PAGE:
By ROBERT FUSELIER
Since my son’s death a month ago, I’ve struggled with how public I should be about the cause of his death. However, the recent news of the deaths of other young people and a DEA alert published since my son’s death has made it impossible for me not to bring it into the public domain.
The DEA alert was to inform us, the U.S. public, of counterfeit prescriptions flooding the U.S. from Mexican drug cartels (link). The counterfeit prescriptions mimic legally produced painkillers but contain fentanyl, an extremely potent opioid. Over 25 percent of the pills tested had a lethal amount of fentanyl in one tablet. The problem with all opioids is that they can cause apnea, the cessation of breathing. Because of its potency, just a small amount of fentanyl can cause someone to stop breathing.
We learned from the medical examiner’s report that the cause of Mike’s death was an overdose of fentanyl. We know he struggled with insomnia for years and had tried various therapies recommended by health care professionals. We didn’t know that his struggle had led him to the point of trying counterfeit pain killers (opioids). What we do know is that he didn’t know he was taking a lethal dose of fentanyl. What he didn’t know is what was contained in the DEA alert that was published in the Los Alamos Daily Post shortly after his death.
What is so difficult for my family is that we all are, because of our professions, well aware of fentanyl’s life-threatening side effect. However, none of us knew that Mike had started using opioids as a means to self-medicate. Why, we ask, didn’t he just say something? Why, his paramedic/fireman brother and roommate asks, did Mike not ask me to sit with him for a few minutes to ensure he would be OK that night? How could Mike, who was known by his peers for being so responsible and accountable for his actions, take this chance?
We’ll never know the answers to our questions. All I can do here is bring this devastating problem more to light. The thought of saving another set of parents from joining this terrible club to which Susie and I now belong or to save another sister or brother from losing a sibling – to save one life – is my motivation to share our tragedy with you.
I realize that exposing the risks of these counterfeit painkillers will never be enough to keep many from using them for whatever reason they choose to use them. However, I will offer the following suggestions. If you know someone who may be using or plans to use any type of opioid, please share this with them with an understanding and compassionate voice:
- If you’re thinking of trying a non-prescribed opioid (or a prescribed opioid in a non-prescribed manner) think again, but think out loud. Think out loud to someone you trust and who knows you well. Perhaps the two of you will think of another way to address your pain or problem, some way that isn’t a dance with death.
- If for some reason you’ve convinced yourself you must use a recreational drug, know what you’re using and don’t use any form of any type of opioid. You can never be certain what type of opioid(s) and how much of each opioid is actually in the dose you think is safe.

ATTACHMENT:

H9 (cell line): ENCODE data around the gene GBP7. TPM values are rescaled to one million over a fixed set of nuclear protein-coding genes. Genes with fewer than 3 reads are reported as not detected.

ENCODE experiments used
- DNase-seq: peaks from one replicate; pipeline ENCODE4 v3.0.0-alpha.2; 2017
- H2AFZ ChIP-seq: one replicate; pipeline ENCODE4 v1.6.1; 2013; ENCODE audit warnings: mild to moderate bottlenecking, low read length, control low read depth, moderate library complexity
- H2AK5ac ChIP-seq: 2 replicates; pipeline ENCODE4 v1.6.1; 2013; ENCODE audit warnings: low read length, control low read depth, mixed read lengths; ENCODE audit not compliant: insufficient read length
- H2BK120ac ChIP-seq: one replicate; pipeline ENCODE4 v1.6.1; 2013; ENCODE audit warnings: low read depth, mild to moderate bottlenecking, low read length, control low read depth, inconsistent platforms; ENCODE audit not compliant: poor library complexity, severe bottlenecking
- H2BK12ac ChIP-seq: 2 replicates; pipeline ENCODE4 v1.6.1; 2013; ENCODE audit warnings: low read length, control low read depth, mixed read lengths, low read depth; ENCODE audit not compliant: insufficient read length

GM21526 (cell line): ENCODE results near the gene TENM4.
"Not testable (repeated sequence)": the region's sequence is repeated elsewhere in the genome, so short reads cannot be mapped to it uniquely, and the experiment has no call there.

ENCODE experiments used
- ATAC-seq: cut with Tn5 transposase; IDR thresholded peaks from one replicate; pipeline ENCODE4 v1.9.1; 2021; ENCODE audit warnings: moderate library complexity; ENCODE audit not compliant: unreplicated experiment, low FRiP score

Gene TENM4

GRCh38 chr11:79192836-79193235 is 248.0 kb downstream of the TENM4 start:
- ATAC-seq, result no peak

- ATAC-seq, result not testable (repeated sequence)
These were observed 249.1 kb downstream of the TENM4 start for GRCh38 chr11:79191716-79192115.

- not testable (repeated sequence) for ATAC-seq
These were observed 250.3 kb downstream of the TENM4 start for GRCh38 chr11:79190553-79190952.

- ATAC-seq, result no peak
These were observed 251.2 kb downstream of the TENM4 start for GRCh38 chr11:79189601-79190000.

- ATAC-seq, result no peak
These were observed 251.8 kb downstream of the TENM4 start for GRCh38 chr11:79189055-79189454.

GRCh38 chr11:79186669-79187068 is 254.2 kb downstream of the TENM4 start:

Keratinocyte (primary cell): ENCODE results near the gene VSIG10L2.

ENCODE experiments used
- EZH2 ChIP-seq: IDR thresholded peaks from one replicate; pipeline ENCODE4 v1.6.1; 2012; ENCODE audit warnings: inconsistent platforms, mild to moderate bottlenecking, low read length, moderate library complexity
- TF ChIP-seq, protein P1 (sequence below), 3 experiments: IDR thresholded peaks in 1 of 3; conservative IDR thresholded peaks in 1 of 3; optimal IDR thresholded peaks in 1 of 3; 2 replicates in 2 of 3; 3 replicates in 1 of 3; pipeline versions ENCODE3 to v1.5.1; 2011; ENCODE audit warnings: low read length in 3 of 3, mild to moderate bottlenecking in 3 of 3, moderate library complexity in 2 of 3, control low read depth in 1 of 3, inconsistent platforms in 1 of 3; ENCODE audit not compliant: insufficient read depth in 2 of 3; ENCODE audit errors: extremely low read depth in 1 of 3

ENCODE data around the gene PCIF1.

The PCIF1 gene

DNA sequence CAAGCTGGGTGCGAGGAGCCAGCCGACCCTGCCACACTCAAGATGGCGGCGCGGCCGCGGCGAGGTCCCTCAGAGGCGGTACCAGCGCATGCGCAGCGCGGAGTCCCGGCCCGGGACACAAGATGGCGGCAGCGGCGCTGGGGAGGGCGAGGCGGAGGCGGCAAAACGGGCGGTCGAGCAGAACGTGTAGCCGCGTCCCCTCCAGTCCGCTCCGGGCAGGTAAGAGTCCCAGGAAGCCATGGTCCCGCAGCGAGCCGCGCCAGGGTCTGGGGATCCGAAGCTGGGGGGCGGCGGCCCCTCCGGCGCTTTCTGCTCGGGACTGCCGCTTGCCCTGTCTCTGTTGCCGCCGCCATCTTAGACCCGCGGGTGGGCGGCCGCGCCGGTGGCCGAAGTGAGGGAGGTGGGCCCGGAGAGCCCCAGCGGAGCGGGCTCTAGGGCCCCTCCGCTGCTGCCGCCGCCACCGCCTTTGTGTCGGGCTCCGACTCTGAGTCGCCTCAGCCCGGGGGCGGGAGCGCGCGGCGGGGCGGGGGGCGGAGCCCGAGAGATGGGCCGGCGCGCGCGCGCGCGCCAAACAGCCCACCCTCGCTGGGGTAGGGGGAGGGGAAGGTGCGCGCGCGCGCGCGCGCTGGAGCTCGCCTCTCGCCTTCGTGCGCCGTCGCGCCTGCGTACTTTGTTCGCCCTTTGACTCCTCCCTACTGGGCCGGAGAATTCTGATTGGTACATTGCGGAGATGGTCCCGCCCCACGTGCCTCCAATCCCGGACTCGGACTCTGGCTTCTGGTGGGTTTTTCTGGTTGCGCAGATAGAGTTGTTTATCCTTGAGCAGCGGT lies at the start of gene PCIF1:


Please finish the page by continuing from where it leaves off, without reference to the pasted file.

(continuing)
- If you believe, for whatever reason, you must use an opioid, don’t do it alone. Do it with someone who has at least one working phone, who will remain sober, and who knows how to treat someone who has stopped breathing. They can then support you while everyone hopes the 911 call will be answered in time. If you can find access to a naloxone inhaler, give it to the person who is with you because you will be incapable of using it by yourself when you need it. But understand that even naloxone may not be enough to save you life.
- If you are ready to seek help for an opioid addiction, one website with numerous opioid assistance hotlines in New Mexico is: (http://www.hopeinitiativenm.org/).
If you happen to be a public official, please work with your colleagues to change the way we in New Mexico and the U.S. deal with non-prescription pain medicine use. We all need to be more open and less judgmental when it comes to non-prescription drug use. Other countries are dealing with this problem exponentially better than we are as a nation.
Here are my suggestions for you as a public official:
- Do what is necessary to increase our State’s efforts to educate middle school students, high school students, parents, and the general public about our Good Samaritan Law. The law offers civil and criminal protection to those assisting anyone who has overdosed, including those who call 911.
- Have our State extend that Good Samaritan Law’s protection to everyone helping someone who has overdosed, including people on probation and parole, if this has not already been done.
- Work to have naloxone inhalers more available to the friends and family of those who may use opioids.
- Develop and implement a policy to educate the public about how to properly give emergency care to people who are in respiratory arrest from an over dosage.
I know these suggestions won’t cure our opioid epidemic. My hope, and that of my wife and family, is that it will save just one person’s life.